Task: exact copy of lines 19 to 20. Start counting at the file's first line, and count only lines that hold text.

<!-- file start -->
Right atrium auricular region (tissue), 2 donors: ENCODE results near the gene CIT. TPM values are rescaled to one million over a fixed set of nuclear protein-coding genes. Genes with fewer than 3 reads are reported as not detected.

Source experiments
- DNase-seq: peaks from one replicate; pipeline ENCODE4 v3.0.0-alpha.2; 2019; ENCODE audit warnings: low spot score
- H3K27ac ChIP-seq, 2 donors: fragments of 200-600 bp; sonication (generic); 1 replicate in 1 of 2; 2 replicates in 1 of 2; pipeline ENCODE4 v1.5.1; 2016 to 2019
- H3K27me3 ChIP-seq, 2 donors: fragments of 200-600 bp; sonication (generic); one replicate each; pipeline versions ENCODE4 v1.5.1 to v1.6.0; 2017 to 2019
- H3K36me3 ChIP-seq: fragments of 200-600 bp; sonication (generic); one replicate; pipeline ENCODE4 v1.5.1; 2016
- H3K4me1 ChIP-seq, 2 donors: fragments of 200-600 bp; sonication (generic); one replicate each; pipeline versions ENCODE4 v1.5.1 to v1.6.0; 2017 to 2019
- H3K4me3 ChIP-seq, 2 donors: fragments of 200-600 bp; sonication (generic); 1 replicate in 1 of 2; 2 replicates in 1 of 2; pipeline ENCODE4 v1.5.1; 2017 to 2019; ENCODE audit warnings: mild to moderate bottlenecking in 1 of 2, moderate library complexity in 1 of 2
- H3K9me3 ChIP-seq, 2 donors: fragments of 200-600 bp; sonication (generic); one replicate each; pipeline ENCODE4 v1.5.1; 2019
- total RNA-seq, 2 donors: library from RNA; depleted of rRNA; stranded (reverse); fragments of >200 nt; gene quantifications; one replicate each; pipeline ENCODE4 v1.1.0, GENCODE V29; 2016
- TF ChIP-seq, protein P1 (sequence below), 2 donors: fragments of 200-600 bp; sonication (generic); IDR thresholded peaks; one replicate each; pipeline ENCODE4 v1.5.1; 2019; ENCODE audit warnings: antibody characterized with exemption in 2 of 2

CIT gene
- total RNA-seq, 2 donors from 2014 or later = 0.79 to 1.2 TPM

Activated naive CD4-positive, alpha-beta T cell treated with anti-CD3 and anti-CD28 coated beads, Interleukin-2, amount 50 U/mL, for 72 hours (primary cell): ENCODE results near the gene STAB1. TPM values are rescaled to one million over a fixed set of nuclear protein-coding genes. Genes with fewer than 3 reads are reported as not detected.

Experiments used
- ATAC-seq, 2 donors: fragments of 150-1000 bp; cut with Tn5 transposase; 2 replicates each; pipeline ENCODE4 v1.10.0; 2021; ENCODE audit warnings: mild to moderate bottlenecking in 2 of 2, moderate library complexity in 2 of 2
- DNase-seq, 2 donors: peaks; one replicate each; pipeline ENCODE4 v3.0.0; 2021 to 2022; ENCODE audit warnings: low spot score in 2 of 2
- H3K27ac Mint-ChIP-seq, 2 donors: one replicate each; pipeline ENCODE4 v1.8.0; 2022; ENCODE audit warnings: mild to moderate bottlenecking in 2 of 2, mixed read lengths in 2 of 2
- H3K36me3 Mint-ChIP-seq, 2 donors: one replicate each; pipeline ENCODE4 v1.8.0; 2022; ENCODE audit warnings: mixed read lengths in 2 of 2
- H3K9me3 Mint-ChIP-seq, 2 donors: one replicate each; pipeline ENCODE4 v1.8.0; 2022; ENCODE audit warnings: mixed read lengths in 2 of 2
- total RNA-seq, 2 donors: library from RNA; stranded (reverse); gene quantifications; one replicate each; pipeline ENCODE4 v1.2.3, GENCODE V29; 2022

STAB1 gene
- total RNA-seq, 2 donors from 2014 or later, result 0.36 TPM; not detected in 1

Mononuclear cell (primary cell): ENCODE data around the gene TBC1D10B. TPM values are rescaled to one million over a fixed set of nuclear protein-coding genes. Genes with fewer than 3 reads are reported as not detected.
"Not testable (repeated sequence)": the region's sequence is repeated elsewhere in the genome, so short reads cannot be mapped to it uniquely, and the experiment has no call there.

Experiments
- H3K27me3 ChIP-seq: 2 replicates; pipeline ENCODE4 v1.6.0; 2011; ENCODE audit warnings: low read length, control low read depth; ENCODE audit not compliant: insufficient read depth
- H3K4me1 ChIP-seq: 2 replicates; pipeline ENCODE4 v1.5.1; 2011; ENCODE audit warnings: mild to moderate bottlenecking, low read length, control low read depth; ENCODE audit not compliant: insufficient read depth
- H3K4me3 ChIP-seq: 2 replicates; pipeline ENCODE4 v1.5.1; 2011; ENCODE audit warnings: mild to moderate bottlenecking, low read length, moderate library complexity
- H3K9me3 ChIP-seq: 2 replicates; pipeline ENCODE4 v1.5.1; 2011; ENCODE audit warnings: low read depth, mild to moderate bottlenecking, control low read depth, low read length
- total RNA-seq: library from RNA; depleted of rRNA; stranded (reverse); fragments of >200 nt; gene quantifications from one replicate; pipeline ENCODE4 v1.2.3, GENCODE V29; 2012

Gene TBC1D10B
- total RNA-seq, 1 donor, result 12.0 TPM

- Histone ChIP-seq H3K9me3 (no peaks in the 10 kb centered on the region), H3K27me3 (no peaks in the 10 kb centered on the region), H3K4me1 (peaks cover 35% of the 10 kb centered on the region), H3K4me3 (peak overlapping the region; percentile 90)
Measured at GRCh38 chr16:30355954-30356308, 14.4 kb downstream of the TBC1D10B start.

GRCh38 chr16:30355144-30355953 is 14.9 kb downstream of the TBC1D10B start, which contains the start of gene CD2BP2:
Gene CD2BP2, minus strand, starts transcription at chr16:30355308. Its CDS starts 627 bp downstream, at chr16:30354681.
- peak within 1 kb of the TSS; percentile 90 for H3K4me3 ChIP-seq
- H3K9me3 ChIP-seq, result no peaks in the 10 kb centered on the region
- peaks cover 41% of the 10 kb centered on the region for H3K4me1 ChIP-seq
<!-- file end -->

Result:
- H3K36me3 Mint-ChIP-seq, 2 donors: one replicate each; pipeline ENCODE4 v1.8.0; 2022; ENCODE audit warnings: mixed read lengths in 2 of 2
- H3K9me3 Mint-ChIP-seq, 2 donors: one replicate each; pipeline ENCODE4 v1.8.0; 2022; ENCODE audit warnings: mixed read lengths in 2 of 2